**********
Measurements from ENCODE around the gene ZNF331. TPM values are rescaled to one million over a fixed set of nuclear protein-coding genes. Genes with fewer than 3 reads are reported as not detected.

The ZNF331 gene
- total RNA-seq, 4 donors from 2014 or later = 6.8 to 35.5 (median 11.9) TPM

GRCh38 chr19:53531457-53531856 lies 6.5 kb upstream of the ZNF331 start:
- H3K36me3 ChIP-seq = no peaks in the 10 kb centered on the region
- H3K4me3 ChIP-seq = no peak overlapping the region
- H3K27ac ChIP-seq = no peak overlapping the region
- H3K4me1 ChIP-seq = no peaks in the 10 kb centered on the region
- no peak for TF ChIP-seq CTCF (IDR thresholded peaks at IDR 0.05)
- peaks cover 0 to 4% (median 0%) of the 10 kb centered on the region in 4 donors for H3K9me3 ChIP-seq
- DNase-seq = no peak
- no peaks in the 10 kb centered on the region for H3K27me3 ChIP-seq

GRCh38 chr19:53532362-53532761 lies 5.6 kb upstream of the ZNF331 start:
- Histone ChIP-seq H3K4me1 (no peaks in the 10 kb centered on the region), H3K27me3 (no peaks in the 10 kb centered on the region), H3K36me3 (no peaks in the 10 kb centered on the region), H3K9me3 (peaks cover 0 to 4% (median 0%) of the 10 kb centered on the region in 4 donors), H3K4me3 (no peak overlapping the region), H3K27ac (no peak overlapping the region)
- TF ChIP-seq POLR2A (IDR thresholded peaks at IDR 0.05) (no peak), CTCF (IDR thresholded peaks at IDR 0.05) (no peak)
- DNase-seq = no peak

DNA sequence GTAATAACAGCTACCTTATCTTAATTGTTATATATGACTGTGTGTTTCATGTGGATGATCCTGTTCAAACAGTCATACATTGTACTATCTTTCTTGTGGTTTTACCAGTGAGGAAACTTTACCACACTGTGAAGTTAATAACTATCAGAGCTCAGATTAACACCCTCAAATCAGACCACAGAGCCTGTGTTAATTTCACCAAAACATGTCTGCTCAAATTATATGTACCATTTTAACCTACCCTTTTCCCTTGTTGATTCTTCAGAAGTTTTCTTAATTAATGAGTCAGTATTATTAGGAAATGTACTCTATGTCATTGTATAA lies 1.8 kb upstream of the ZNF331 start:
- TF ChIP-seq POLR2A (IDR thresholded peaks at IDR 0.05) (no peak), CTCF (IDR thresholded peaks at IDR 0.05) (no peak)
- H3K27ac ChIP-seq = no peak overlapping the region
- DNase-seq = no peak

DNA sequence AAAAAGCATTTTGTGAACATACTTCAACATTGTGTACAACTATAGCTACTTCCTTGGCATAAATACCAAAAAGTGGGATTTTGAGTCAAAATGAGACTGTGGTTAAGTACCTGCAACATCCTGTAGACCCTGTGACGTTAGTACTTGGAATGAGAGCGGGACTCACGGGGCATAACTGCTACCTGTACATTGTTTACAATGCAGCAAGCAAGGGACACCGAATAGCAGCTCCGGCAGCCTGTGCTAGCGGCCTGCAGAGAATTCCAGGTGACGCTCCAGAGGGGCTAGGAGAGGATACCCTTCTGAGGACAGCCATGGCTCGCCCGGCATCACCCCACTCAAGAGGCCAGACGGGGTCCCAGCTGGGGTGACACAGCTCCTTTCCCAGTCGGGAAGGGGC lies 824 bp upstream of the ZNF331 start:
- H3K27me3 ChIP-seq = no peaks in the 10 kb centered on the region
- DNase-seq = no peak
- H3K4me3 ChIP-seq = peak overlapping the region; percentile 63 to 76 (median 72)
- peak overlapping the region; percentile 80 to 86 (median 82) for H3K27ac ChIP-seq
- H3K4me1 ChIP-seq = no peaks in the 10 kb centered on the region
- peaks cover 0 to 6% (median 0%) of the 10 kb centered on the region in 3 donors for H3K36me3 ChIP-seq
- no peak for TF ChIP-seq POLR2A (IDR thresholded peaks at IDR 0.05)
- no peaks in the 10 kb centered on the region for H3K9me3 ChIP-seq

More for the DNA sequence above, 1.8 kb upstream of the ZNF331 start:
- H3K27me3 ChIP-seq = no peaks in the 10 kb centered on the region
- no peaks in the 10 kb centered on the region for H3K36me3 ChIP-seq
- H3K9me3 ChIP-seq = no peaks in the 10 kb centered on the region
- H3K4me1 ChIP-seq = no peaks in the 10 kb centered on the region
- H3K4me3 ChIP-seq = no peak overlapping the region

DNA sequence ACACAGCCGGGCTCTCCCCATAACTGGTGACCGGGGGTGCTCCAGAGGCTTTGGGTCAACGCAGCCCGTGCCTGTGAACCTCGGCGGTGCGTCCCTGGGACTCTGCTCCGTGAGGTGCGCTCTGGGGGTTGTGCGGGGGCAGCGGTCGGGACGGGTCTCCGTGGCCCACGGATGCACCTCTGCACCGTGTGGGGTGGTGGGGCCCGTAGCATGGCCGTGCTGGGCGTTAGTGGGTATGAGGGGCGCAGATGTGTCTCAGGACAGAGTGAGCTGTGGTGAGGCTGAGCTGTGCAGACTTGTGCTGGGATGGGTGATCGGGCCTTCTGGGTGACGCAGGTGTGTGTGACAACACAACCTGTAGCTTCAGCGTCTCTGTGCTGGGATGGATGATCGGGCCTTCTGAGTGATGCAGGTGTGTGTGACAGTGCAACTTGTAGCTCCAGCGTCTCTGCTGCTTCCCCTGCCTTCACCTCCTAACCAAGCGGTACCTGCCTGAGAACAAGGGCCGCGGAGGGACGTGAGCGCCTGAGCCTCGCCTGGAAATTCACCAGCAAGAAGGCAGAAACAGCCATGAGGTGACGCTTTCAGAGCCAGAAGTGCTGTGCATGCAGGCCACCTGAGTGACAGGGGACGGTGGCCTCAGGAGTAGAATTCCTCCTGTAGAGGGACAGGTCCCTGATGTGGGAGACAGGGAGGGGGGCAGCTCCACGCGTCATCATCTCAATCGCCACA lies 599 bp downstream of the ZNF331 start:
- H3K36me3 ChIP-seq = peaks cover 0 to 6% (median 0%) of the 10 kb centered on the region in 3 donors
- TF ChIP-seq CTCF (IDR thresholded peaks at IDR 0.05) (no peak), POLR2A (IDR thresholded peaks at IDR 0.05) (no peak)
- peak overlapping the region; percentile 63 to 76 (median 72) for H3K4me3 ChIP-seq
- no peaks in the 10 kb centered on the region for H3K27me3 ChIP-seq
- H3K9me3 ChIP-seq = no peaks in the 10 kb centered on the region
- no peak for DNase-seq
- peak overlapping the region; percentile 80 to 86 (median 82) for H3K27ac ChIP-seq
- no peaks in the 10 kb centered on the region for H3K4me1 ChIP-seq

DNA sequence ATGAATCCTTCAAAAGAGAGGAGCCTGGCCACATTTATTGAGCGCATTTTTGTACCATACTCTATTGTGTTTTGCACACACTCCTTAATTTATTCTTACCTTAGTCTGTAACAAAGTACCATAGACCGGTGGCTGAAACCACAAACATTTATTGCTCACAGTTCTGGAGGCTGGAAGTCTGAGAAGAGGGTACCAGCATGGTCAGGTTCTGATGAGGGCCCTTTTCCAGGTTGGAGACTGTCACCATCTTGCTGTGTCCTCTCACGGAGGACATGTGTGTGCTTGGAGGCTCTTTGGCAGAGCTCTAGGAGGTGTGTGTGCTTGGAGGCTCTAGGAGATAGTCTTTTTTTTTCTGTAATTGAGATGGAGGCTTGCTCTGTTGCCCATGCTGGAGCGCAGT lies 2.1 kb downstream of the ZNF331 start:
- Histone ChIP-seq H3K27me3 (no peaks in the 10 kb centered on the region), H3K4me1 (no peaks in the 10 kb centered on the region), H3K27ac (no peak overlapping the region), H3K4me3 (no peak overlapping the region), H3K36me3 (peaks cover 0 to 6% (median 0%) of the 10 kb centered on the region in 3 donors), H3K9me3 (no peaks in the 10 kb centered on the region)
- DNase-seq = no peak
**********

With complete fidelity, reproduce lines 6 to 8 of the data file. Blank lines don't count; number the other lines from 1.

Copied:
- H3K4me3 ChIP-seq = no peak overlapping the region
- H3K27ac ChIP-seq = no peak overlapping the region
- H3K4me1 ChIP-seq = no peaks in the 10 kb centered on the region